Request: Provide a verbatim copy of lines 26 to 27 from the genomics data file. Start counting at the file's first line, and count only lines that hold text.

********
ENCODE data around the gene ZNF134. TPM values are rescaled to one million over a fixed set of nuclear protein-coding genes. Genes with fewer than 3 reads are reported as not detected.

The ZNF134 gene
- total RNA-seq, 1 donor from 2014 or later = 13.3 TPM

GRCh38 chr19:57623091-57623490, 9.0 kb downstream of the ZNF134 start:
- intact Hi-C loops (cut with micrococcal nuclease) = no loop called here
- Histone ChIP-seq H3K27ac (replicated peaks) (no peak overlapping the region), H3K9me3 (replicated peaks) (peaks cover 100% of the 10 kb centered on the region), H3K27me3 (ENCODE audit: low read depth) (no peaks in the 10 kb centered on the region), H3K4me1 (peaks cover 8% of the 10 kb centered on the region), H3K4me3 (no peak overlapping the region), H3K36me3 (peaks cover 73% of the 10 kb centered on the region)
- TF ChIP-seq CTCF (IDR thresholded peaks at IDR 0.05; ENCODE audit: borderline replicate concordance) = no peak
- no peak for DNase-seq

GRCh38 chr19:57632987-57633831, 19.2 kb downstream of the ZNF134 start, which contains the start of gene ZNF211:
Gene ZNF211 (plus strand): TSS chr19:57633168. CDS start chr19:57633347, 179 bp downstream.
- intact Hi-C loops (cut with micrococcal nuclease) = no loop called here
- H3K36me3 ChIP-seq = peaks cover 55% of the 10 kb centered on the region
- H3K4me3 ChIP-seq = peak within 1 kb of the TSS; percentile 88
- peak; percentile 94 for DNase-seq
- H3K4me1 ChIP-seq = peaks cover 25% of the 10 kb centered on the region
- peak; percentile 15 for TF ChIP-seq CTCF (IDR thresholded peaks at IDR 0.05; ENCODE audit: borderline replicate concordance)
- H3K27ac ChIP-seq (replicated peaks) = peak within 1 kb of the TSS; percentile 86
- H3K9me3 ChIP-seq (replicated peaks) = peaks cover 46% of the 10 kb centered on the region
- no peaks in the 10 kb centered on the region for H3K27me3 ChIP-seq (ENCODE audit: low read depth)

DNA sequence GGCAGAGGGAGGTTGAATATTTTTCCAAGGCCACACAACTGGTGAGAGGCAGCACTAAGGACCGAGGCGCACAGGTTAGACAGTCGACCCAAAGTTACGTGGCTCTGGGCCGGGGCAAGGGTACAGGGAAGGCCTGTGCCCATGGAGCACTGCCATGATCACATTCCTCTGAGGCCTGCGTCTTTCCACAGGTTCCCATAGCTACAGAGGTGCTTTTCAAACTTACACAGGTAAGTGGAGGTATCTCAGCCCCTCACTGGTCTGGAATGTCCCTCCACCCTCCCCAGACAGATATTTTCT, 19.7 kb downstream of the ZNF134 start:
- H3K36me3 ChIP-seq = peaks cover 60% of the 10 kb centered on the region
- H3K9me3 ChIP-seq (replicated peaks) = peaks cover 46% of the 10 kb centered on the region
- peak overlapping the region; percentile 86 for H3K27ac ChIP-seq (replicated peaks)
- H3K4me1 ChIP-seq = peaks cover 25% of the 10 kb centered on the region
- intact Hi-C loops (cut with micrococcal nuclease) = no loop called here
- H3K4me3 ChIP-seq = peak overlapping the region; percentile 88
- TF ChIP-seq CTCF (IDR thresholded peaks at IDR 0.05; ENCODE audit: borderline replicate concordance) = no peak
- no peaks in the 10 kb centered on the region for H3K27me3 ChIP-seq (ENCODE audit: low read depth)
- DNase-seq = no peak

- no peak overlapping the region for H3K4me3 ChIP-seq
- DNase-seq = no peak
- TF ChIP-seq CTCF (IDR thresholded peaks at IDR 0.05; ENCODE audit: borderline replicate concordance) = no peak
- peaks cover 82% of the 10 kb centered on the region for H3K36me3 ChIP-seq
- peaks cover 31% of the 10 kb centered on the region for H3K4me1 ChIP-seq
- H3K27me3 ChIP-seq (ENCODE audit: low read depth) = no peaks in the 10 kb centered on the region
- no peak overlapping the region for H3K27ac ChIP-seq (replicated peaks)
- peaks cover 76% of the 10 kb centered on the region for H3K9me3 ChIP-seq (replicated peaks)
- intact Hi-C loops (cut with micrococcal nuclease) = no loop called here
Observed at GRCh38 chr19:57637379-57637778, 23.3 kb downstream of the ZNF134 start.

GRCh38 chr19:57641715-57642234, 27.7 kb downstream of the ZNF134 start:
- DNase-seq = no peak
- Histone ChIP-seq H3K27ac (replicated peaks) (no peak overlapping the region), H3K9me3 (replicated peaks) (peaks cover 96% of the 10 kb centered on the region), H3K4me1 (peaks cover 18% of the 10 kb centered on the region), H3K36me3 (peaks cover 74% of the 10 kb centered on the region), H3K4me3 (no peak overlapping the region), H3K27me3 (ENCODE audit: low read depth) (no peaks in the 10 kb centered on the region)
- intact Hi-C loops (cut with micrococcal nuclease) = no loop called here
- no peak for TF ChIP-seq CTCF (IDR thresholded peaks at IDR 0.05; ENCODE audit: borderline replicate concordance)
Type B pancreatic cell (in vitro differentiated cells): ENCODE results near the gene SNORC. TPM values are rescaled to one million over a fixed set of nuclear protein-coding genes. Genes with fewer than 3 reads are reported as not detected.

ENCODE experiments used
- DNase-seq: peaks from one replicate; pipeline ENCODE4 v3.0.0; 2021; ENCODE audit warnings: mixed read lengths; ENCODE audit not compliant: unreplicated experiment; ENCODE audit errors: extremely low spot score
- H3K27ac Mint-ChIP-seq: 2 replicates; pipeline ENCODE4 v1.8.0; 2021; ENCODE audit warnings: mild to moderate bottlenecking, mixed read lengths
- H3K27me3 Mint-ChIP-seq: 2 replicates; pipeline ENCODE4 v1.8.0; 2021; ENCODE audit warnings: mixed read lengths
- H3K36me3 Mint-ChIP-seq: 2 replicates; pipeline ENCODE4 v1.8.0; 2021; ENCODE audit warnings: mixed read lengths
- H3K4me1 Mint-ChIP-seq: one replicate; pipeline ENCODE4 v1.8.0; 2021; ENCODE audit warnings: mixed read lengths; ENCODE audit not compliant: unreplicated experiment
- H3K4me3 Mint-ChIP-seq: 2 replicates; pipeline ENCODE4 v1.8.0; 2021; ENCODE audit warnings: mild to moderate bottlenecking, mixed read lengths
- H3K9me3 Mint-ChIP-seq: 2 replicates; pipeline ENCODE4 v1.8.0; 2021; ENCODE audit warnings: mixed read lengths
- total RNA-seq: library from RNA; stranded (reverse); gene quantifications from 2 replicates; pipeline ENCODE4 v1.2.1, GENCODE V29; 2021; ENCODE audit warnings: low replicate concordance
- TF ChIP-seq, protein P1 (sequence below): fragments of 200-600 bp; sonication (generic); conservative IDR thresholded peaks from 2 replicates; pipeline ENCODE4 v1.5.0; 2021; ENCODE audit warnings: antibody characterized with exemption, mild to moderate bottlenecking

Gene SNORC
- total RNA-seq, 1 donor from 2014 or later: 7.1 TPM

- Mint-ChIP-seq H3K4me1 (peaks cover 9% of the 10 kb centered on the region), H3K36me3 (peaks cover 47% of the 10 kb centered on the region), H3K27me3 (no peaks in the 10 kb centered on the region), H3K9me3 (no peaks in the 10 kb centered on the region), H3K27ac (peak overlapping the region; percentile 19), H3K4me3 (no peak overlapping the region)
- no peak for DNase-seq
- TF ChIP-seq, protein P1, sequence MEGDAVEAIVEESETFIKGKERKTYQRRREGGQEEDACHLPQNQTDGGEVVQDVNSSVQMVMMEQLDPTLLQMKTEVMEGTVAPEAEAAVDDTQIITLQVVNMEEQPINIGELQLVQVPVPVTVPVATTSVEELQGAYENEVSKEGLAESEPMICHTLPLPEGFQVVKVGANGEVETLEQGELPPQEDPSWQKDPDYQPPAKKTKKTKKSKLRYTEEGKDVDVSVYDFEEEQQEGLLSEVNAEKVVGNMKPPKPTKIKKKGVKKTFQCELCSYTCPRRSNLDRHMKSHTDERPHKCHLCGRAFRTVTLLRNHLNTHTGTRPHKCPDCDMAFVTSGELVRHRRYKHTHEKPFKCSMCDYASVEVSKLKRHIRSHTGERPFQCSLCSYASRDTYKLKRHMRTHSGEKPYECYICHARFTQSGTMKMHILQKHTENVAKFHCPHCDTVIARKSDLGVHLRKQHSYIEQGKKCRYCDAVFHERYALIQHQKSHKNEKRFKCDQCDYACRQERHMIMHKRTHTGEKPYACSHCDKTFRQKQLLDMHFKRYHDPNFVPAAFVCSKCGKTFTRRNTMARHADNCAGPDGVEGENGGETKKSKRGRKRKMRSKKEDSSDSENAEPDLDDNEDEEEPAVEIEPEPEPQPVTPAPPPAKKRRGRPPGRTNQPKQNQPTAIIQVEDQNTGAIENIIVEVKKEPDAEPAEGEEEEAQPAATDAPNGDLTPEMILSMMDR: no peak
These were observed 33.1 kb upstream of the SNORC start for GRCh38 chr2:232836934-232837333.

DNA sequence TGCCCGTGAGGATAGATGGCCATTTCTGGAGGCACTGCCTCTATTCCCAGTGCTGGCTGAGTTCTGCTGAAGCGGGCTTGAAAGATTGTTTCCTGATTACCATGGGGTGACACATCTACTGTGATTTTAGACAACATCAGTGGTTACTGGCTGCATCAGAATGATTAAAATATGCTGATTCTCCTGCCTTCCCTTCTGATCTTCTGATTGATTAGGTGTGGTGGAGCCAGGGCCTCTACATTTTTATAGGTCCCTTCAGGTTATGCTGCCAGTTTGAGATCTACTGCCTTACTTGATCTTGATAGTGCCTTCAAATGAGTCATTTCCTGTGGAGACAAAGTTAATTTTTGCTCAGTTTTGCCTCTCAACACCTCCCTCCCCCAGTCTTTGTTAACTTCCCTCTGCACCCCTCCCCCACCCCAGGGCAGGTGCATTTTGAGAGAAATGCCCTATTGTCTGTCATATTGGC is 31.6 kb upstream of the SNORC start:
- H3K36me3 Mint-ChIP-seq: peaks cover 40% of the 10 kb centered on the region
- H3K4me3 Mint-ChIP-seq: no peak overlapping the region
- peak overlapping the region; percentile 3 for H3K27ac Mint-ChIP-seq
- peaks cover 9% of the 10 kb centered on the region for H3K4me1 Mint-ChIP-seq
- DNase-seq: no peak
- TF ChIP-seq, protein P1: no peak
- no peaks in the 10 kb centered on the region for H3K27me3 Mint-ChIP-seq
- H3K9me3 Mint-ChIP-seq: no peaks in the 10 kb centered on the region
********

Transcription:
- H3K4me3 ChIP-seq = peak overlapping the region; percentile 88
- TF ChIP-seq CTCF (IDR thresholded peaks at IDR 0.05; ENCODE audit: borderline replicate concordance) = no peak